As I watched the news unfold on Thursday about the mass shooting in Thousand Oaks, here in California, a woman on the treadmill next to me at the gym said, “You know, you can’t go anywhere in this country anymore. Nowhere is safe.”
I’ve always known life is fragile. As someone who grew up in a family where two uncles were gunned down, I had that message drilled into me at a very young age. It’s one I have never forgotten.
But the idea that nowhere is safe anymore is a terrifying reality, isn’t it? How does one “live” when one feels that nowhere is actually safe to live? That’s a question each of us must ask ourselves these days.
For me, it’s all just another reminder to get my house in order. I don’t mean my physical house, per se. (Although getting my house in order over the summer really did help center me.) No, I mean my house of relationships. Because the truth is, you just never know.
No one wants to end up thinking, “I wish I had told my kids I loved them.” “I wish I had made amends with that friend.” “I wish I had told that person how important they were to my life.”
The list goes on.
Getting my internal house in order brought me a sense of peace and calm that has eluded me for much of my life. The first step was realizing that I needed to do it. The second was having conversations that I used to shy away from. Those conversations, while never easy, have brought me a sense of peace I could have never imagined.
Getting clear about who and what I value has really helped me feel more grounded in my being. It’s helped me remove people and items from my life that no longer serve me, bring me joy or make me feel at home.
Life is incredibly fragile. It’s uncertain. We are all living in the unknown. We are all living in precarious times. Just a day after the families in Thousand Oaks were left reeling from the shooting tragedy in their community, they were forced to evacuate their homes due to the threat of wildfires. Many more people have had to do the same throughout northern and southern California. The community of Paradise, CA, was devastated and destroyed by the fires in just a few hours. My heart breaks and goes out to all of the families impacted by these fires right now.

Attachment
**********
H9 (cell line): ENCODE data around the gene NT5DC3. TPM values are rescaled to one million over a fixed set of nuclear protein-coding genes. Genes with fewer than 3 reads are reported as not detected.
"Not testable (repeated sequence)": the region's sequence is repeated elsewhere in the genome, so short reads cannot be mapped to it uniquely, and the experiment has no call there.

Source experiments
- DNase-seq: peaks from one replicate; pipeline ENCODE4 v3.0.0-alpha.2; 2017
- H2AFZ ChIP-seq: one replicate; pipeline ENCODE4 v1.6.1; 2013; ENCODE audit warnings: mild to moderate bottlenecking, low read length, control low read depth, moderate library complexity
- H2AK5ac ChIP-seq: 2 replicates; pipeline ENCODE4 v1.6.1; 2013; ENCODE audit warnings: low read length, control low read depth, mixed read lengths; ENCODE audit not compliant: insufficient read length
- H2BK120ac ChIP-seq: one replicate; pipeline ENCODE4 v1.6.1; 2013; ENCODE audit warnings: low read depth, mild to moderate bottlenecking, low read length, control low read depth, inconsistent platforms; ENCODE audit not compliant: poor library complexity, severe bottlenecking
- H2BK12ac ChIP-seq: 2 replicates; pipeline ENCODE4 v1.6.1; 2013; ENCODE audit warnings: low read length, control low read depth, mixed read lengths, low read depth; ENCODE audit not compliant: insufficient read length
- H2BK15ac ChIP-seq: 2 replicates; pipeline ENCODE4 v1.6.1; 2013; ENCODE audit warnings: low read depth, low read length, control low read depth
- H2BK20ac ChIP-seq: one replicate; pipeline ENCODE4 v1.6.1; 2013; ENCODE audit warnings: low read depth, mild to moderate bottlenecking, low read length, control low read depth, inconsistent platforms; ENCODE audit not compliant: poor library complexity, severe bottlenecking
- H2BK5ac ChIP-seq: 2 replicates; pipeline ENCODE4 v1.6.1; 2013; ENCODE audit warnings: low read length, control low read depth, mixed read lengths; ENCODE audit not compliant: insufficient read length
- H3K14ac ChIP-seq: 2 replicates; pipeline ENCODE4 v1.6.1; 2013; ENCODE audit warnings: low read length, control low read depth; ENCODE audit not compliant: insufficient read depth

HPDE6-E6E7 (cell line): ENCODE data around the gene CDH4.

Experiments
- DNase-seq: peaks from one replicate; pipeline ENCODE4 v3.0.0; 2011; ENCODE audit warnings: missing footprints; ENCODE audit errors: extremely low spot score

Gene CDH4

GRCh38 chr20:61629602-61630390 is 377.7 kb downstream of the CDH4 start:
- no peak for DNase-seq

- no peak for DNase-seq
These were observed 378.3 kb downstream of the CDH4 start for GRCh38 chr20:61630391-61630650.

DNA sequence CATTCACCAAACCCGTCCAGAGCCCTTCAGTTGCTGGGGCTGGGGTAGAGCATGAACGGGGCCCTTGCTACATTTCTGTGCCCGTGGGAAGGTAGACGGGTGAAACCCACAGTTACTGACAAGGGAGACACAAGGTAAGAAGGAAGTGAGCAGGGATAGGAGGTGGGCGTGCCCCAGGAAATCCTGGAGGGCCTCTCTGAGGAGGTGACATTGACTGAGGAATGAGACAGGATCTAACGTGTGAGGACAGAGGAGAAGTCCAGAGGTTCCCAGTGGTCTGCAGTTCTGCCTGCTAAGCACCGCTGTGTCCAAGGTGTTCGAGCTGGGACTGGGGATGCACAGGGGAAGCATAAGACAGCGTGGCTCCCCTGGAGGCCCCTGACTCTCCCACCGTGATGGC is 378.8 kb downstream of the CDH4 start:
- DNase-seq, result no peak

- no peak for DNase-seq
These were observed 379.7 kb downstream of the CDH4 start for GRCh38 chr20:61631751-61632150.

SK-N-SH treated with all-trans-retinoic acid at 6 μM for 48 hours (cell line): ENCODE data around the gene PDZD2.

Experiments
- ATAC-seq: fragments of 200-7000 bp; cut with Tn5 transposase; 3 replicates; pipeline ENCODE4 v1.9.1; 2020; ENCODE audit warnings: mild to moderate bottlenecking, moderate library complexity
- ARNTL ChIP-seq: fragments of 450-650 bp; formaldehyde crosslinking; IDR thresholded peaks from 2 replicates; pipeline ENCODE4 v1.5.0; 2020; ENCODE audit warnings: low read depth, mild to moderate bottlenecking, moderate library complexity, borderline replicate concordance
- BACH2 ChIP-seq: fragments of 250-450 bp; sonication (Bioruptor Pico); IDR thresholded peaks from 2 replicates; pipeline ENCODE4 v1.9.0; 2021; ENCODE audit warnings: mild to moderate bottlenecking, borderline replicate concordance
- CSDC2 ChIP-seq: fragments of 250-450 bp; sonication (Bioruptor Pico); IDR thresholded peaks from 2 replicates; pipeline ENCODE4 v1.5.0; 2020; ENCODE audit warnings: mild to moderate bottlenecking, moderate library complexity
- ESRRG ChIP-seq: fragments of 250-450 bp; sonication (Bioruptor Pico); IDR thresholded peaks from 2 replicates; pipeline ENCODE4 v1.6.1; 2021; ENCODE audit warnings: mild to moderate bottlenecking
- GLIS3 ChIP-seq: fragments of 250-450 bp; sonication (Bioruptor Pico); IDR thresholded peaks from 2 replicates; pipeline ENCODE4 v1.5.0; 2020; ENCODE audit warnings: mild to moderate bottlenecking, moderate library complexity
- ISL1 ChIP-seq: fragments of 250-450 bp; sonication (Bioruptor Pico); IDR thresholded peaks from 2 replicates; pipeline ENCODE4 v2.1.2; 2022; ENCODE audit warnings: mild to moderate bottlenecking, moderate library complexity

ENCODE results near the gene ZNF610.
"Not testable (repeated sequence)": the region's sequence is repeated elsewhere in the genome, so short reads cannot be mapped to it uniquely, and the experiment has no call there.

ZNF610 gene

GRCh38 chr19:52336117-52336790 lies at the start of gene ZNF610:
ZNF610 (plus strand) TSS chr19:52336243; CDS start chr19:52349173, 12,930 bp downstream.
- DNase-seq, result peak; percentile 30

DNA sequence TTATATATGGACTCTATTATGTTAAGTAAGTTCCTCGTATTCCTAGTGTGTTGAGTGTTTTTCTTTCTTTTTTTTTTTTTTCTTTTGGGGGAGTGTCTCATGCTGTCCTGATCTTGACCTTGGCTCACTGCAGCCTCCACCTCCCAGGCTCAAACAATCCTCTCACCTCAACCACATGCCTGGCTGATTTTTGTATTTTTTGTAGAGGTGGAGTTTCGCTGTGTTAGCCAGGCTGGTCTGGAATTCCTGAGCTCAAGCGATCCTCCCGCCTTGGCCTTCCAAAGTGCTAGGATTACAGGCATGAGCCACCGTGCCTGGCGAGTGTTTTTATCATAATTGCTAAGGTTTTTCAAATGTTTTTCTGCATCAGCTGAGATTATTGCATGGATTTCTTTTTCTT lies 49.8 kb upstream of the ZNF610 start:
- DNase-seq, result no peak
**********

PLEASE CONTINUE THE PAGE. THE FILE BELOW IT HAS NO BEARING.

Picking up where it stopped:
We just never know what will happen one day to the next. That’s why we must each decide whether we will live each day to its greatest potential, or whether we will succumb to the fear and belief that nowhere is safe.
Me, I want to choose to live my life from a hopeful space, even if it isn’t always easy.
On this Sunday, I do feel hopeful about our nation’s future after the elections this week. I feel hopeful knowing that more than 100 women are headed to Washington D.C. to serve as national leaders. I believe that these women will not only change our nation’s capital, but that they will change what gets done in our country as well. In fact, in our recent Shriver Report Snapshot Poll, respondents said that if more women got elected, they believed they would improve the values and ethics of our country. They also said they believed that these women would bring more attention to important issues like caregiving, Alzheimer’s and health care. I couldn’t agree more.
I would add that I believe these new female leaders will also make gun safety and mental health top priorities. If you need proof, look no further than Lucy McBath, a gun control advocate who lost her teenage son to senseless violence and has now been elected to represent Georgia’s Sixth Congressional District.
I believe women like McBath will put these issues front and center on their to-do lists. And believe me, when women put items on their to-do lists, things get done. There’s no doubt in my mind about that.
I also feel hopeful this morning knowing that we sent a wave of new military veterans to Washington D.C. this Election Day. These men and women know what it means to put nation above party and on this Veterans Day, I want to honor them for all that they have already done, and all that they will continue to do on behalf of our country. Your service matters, and it is deeply appreciated.
So while the world can feel scary (and I know it is), we can also choose to be hopeful that things will get better. I believe that they will.
The truth is, you don’t have to run for office or go to Washington to create change. You can vote to create change in your life each and every day, just as my friend Martha Beck writes in her Sunday Paper essay this morning.
You also don’t have to witness a mass killing or lose a family member to violence to get serious about the issues that are confronting us all. You can start today.
You can start right now by getting your internal house in order. Sit down. Take a deep breath. Straighten out your physical surroundings. Organize your thoughts. Check in with yourself regarding your values.
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